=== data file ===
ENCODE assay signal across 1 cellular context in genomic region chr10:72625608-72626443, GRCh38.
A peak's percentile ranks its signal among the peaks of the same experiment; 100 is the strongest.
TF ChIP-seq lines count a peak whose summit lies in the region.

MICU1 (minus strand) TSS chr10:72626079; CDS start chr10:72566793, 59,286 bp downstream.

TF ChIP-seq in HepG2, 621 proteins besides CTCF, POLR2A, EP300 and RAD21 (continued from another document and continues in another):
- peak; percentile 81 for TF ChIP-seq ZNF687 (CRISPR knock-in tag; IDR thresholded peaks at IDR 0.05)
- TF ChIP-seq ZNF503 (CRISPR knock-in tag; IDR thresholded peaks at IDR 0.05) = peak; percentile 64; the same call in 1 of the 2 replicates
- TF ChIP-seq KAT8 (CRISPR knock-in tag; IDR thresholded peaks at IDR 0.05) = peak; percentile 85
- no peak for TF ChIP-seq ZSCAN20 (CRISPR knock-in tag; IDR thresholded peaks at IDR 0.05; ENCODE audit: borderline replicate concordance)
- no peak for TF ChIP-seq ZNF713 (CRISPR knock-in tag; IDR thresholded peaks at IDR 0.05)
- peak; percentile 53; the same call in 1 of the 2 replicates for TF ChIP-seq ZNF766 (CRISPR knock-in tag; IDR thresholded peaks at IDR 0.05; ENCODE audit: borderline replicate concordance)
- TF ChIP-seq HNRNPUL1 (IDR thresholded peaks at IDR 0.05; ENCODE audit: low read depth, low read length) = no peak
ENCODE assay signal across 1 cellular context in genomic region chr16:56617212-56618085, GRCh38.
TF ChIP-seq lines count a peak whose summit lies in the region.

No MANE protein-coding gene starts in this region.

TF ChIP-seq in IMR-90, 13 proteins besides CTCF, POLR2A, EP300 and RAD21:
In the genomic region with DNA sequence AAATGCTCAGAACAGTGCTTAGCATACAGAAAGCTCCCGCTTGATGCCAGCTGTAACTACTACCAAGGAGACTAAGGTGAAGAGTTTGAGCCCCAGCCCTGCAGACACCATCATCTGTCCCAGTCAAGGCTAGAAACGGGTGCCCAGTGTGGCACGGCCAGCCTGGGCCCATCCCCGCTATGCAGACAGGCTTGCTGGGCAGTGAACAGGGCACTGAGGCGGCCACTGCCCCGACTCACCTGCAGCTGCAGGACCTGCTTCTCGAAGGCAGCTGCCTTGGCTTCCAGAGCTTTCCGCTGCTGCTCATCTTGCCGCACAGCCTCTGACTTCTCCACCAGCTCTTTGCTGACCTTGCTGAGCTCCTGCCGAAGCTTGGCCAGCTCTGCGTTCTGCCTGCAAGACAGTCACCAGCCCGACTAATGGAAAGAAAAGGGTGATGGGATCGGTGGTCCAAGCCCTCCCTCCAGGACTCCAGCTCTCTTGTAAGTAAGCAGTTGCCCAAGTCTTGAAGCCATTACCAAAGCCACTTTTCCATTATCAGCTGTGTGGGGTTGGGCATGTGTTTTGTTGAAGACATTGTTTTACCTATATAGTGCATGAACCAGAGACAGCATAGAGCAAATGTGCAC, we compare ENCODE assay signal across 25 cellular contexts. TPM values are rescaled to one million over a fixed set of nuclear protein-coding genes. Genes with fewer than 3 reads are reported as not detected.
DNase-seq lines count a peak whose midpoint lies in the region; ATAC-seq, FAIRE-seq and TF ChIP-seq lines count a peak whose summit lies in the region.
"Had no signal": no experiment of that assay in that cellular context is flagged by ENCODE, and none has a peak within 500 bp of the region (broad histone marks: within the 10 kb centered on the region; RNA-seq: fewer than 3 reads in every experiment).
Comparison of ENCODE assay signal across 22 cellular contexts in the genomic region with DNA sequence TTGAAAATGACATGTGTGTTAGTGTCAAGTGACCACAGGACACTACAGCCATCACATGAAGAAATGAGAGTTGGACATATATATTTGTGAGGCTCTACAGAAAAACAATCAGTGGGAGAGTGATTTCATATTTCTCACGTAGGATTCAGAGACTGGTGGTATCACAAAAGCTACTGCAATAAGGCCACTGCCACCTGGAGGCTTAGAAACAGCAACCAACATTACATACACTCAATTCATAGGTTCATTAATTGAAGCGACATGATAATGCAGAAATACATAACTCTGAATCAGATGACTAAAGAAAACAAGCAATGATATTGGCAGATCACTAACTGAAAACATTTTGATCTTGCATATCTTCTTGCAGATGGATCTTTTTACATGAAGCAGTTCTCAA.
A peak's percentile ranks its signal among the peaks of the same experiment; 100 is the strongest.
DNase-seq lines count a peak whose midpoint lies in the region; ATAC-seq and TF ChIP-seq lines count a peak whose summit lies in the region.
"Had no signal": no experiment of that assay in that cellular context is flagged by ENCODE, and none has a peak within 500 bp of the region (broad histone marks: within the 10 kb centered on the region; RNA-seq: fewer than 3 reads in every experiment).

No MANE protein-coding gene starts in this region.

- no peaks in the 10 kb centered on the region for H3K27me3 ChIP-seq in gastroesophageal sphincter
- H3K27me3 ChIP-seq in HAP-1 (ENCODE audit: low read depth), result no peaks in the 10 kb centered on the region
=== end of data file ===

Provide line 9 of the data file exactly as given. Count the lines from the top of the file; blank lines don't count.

- no peak for TF ChIP-seq ZSCAN20 (CRISPR knock-in tag; IDR thresholded peaks at IDR 0.05; ENCODE audit: borderline replicate concordance)